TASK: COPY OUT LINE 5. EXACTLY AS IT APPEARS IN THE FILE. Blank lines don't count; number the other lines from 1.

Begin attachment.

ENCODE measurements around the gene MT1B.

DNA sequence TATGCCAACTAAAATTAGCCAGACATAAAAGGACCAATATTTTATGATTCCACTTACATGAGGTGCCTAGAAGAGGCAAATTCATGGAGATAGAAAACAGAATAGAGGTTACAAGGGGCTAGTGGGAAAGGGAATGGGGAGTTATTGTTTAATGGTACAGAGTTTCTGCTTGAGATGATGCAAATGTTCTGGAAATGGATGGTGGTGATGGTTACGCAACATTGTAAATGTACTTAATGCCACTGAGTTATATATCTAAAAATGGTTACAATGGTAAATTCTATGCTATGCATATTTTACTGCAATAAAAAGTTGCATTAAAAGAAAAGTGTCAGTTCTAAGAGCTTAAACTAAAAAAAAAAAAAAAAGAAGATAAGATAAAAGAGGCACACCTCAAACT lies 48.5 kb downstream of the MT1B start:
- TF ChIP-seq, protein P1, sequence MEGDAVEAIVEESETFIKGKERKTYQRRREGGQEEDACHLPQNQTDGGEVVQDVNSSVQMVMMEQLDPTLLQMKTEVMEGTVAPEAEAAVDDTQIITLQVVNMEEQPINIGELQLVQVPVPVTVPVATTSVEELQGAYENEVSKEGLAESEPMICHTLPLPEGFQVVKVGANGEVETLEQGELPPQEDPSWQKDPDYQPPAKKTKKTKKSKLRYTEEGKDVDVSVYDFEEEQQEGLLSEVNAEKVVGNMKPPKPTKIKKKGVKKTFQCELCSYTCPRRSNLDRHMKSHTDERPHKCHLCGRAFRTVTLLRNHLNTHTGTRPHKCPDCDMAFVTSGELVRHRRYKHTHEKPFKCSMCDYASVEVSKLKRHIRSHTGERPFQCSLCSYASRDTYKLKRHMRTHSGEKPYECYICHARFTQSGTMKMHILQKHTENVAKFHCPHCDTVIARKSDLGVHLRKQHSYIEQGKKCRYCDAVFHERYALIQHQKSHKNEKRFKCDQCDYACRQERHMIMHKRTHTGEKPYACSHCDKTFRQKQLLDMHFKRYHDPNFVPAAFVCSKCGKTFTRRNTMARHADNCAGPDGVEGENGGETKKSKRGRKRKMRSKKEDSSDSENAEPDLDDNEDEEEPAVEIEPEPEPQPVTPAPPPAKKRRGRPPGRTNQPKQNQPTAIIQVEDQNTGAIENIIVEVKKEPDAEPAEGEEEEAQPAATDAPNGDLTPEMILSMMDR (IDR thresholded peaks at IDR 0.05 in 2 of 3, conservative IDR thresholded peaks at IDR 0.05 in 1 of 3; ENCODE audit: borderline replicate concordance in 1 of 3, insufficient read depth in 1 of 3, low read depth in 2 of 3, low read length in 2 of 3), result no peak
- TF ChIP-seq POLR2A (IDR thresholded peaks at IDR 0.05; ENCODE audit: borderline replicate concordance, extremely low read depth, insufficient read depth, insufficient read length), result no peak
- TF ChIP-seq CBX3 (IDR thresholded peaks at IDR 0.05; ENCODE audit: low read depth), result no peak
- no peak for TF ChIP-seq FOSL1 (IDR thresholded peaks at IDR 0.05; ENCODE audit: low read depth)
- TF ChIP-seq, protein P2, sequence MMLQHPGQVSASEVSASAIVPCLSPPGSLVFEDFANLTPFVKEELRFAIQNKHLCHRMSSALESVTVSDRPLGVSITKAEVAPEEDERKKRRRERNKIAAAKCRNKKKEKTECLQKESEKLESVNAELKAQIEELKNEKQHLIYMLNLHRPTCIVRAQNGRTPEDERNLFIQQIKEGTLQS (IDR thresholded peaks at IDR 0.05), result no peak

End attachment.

- TF ChIP-seq CBX3 (IDR thresholded peaks at IDR 0.05; ENCODE audit: low read depth), result no peak